The queen of Middle Eastern couture
How would you describe the typical Madiyah Sharqi woman?
She’s definitely a present-day Marie Antoinette—a powerful young woman!
Your designs are very modern—do you ever take inspiration from your culture and heritage?
I usually get inspired when I travel, but at the same time I like to merge Eastern with Western influences. As an Arab woman myself, I always ensure that my designs are appropriate for Arab women, but at the same time I try to eliminate any sense of stereotype.
You use lots of crystals in your designs; what impact do you feel they have on your designs?
Crystals give a glamorous feel to a design that fabrics alone cannot achieve. They can instantly transform an outfit from casual to elegant.
What is your favorite part of being a designer?
Seeing my sketches come alive and watching the transformative process that the pieces go through on their way to their final outcome.
Where do you see your brand in the next five years?
I never plan too far ahead—the fashion industry constantly surprises, with new trends emerging every day. I prefer taking it one step at a time.
What’s the biggest challenge you have faced as a designer in the Middle East?
We’re slowly benefiting from the support systems around us, such as the fashion schools, media, etc. The only challenge I feel we are still facing is production—we don’t have enough factories, and we also don’t have a very wide variety of fabrics, which is why most of us travel to Europe every season to source the right materials.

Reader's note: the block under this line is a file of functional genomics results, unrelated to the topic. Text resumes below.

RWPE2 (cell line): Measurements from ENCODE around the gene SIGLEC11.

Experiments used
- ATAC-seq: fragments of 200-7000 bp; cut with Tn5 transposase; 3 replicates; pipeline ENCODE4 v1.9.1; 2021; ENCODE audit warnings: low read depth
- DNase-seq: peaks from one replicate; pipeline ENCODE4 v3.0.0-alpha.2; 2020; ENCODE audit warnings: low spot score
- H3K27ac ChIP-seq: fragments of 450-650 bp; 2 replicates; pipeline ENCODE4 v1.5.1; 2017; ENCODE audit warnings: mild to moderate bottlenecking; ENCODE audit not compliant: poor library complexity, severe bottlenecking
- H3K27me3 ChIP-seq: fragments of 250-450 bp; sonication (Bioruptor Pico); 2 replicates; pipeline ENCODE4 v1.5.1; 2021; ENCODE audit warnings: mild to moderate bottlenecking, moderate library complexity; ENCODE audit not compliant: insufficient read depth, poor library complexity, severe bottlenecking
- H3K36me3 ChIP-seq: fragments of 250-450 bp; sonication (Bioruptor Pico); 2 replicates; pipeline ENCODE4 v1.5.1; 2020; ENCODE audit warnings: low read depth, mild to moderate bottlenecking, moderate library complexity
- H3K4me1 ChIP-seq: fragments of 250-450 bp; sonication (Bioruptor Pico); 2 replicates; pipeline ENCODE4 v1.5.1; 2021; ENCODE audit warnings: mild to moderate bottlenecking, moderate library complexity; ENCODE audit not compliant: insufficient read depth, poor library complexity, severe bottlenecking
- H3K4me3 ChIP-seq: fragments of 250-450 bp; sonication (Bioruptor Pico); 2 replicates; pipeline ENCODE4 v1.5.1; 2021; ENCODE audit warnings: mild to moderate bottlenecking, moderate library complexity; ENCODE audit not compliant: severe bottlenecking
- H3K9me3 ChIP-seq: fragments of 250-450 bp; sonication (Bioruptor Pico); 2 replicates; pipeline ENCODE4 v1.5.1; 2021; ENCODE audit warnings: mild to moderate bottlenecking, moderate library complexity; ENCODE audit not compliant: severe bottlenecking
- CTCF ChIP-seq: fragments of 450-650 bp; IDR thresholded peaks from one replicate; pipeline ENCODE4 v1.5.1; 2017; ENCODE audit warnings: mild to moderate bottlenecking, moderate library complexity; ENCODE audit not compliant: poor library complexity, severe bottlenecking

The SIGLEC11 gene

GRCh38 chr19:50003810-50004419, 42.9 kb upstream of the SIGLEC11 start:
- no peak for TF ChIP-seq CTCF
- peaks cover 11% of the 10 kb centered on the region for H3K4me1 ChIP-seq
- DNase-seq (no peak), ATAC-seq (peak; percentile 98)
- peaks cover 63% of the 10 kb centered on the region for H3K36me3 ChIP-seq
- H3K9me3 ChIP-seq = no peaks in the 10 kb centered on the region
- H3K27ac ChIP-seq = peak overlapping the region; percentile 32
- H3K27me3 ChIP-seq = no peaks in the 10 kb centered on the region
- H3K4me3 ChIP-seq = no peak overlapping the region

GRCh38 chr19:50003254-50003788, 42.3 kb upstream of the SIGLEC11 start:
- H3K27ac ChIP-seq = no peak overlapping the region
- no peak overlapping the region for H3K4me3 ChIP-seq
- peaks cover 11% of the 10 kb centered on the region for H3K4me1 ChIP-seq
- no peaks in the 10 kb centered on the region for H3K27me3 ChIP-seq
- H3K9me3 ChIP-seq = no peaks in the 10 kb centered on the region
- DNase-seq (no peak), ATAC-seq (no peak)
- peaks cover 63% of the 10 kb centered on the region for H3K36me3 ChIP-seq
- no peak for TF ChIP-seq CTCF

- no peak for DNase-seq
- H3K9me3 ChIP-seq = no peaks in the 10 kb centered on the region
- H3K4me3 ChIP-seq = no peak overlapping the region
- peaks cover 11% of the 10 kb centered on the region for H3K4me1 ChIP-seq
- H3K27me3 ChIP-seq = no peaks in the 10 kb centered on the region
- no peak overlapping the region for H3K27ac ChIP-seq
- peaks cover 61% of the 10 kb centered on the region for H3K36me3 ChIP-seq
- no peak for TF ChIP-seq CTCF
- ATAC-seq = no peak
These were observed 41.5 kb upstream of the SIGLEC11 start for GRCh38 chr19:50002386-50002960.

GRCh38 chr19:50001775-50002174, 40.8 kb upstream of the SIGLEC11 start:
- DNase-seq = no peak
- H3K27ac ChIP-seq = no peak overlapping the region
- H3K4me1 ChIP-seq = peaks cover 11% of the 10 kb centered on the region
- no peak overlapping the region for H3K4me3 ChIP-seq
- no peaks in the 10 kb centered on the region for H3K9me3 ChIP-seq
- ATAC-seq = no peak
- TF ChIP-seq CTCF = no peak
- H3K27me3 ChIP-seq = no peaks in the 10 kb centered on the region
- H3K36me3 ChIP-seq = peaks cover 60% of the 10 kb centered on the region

How do you start a collection? Is it from a specific fabric, a muse, an era, etc?
Lately, I’ve had a slight obsession with pastel colors, because they’re so feminine and they go well with the cuts I’ve chosen for this collection. In terms of fabrics, I experimented with checkered pink and white gingham to capture a Sixties feel. I keep my cuts fairly simple by using jacquards as a base, but then I like to get creative and with lace and organza.
Which international designers do you look up to?
I admire the likes of Ricardo Tisci and Phoebe Philo.